George Graham

Principle or Pragamatism? Ask the Hungry

I thought we had lost “Steve” until I saw a comment from him yesterday. He had read “Republicans and the President Live in Different Worlds” and apparently found my position contemptible. In his view, I wasn’t much of “a man of principle” because I preferred to get my Social Security check than to “win” the debt ceiling debate.

I am a lot older than Steve, and I have been hungry, which I’m pretty sure he has never been – not hungry the way I was in Haiti when I went four days with nothing but water in my belly.

The reason for my destitution was a slip-up by my boss, Bernard Diedrich, who went off on a world cruise and left me to run the weekly Haiti Sun newspaper but forget to leave me the authority to make withdrawals at the bank.

When you go four days without food, the reason is irrelevant. Indeed, just about everything else is irrelevant.

Steve and his fellow-Republicans should try it sometime.

Principle is a very fine thing when you’re living in an air-conditioned home, eating three square meals a day and cogitating about the threat of “Socialism.” It’s easy to demand cuts in “government spending” when the cuts will affect someone else’s children. And you can bet the Steves of the world aren’t worried about the prospect of losing Medicare benefits or food stamps. As the saying goes , they’re all right, Jack.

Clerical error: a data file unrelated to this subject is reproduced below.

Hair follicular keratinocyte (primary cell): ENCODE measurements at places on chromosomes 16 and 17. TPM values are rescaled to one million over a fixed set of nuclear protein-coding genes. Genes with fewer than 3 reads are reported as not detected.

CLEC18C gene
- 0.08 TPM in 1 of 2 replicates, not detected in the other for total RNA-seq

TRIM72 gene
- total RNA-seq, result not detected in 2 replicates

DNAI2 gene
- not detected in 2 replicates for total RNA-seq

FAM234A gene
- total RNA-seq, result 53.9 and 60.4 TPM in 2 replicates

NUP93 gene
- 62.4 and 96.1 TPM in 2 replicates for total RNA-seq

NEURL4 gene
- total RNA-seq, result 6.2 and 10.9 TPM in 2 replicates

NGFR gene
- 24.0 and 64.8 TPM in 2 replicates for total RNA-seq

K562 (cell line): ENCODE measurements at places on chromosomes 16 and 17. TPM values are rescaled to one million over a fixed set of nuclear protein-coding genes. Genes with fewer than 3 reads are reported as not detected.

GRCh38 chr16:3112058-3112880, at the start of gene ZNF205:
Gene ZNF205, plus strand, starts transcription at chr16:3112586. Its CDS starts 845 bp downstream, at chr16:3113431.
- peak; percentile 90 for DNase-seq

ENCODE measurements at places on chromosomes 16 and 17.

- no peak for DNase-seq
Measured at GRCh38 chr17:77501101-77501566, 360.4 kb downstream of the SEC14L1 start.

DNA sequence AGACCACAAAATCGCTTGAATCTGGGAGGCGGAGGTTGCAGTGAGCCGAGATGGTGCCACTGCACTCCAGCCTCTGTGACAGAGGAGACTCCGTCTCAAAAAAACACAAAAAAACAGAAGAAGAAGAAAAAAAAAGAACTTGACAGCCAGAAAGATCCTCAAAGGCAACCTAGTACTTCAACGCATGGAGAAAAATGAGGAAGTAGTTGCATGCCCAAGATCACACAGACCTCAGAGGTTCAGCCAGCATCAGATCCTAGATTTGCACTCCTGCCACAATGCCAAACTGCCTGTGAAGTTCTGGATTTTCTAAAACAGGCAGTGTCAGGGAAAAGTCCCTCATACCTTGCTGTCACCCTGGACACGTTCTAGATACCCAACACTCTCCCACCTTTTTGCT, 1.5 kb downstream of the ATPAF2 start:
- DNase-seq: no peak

Fortunately, President Obama is no Steve. He knows the way the poor live in this country. He has seen the suffering of the sick.

While Republican leaders vow to bring down the global economy rather than accept common-sense reductions in the subsidies and tax loopholes enjoyed by the richest of the rich, and while “silk-stocking Democrats” threaten to turn their backs on him if he makes concessions on Social Security or Medicare, President Obama chooses to take a more pragmatic view.

He will “lose face” if he must, but he will not sacrifice some child’s supper to his “principles.” He will not allow invalids to lie in pain because of some “noble idea.” He takes the long view that what he gives today can be reclaimed tomorrow. And he takes the humanitarian view that the hungry must be fed, that the sick must be attended to, that the country must be protected from economic catastrophe – today.

And if that diminishes him in Steve’s eyes, he’s prepared to accept that too.

So am I, Steve. So am I.

About the author

gwgraeme

I am a Jamaican-born writer who has lived and worked in Canada and the United States. I live in Lakeland, Florida with my wife, Sandra, our three cats and two dogs. I like to play golf and enjoy our garden, even though it's a lot of work. Since retiring from newspaper reporting I've written a few books. I also write a monthly column for Jamaicans.com